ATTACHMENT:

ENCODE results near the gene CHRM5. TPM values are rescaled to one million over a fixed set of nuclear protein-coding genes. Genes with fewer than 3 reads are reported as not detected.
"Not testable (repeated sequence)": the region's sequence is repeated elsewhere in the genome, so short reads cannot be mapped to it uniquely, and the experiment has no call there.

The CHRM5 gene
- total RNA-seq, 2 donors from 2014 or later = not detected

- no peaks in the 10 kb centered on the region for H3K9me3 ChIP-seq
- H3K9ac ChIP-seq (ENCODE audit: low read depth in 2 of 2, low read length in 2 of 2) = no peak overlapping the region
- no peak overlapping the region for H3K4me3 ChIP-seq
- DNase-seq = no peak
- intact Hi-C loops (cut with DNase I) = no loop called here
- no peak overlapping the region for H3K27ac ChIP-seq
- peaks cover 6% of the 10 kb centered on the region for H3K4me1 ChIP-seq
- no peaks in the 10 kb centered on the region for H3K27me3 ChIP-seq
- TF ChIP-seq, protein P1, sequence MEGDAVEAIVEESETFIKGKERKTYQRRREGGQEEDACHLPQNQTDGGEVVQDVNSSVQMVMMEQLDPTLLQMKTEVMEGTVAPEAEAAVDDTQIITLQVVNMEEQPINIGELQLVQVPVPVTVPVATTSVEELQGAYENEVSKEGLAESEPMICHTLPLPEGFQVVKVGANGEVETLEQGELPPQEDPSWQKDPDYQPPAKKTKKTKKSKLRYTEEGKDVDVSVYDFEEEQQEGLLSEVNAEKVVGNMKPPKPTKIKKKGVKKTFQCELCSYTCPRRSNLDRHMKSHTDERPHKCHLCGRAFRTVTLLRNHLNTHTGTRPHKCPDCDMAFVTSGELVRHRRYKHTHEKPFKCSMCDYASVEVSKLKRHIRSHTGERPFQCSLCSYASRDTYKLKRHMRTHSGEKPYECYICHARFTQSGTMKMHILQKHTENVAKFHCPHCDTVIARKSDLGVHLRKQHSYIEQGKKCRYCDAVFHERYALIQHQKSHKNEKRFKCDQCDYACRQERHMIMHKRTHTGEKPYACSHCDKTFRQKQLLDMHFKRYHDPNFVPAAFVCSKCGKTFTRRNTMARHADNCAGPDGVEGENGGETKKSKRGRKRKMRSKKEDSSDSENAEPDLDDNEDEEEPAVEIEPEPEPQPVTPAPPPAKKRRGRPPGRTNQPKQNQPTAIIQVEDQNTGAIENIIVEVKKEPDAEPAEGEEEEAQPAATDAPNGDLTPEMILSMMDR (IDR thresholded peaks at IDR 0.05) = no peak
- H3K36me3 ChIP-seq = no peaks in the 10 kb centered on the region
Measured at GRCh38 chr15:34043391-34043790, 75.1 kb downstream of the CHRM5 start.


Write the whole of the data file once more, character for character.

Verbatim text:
ENCODE results near the gene CHRM5. TPM values are rescaled to one million over a fixed set of nuclear protein-coding genes. Genes with fewer than 3 reads are reported as not detected.
"Not testable (repeated sequence)": the region's sequence is repeated elsewhere in the genome, so short reads cannot be mapped to it uniquely, and the experiment has no call there.

The CHRM5 gene
- total RNA-seq, 2 donors from 2014 or later = not detected

- no peaks in the 10 kb centered on the region for H3K9me3 ChIP-seq
- H3K9ac ChIP-seq (ENCODE audit: low read depth in 2 of 2, low read length in 2 of 2) = no peak overlapping the region
- no peak overlapping the region for H3K4me3 ChIP-seq
- DNase-seq = no peak
- intact Hi-C loops (cut with DNase I) = no loop called here
- no peak overlapping the region for H3K27ac ChIP-seq
- peaks cover 6% of the 10 kb centered on the region for H3K4me1 ChIP-seq
- no peaks in the 10 kb centered on the region for H3K27me3 ChIP-seq
- TF ChIP-seq, protein P1, sequence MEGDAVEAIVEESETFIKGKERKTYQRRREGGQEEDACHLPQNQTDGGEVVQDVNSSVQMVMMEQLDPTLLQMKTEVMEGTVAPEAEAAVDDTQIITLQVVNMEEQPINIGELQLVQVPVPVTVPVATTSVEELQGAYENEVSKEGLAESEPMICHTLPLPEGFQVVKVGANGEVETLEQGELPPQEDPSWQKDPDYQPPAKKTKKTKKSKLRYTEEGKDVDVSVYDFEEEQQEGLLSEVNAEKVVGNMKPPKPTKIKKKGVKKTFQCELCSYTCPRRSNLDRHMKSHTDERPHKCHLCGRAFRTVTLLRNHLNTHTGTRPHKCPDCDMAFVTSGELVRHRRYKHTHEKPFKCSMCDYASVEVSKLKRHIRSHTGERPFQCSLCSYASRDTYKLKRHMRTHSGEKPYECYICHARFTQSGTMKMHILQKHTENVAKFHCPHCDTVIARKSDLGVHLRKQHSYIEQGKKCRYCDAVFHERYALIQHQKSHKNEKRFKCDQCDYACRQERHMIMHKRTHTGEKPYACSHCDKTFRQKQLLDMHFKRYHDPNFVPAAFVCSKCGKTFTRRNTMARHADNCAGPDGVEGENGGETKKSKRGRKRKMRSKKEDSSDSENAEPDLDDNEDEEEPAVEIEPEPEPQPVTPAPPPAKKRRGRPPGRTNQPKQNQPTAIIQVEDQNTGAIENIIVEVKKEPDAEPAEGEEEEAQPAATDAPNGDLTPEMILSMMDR (IDR thresholded peaks at IDR 0.05) = no peak
- H3K36me3 ChIP-seq = no peaks in the 10 kb centered on the region
Measured at GRCh38 chr15:34043391-34043790, 75.1 kb downstream of the CHRM5 start.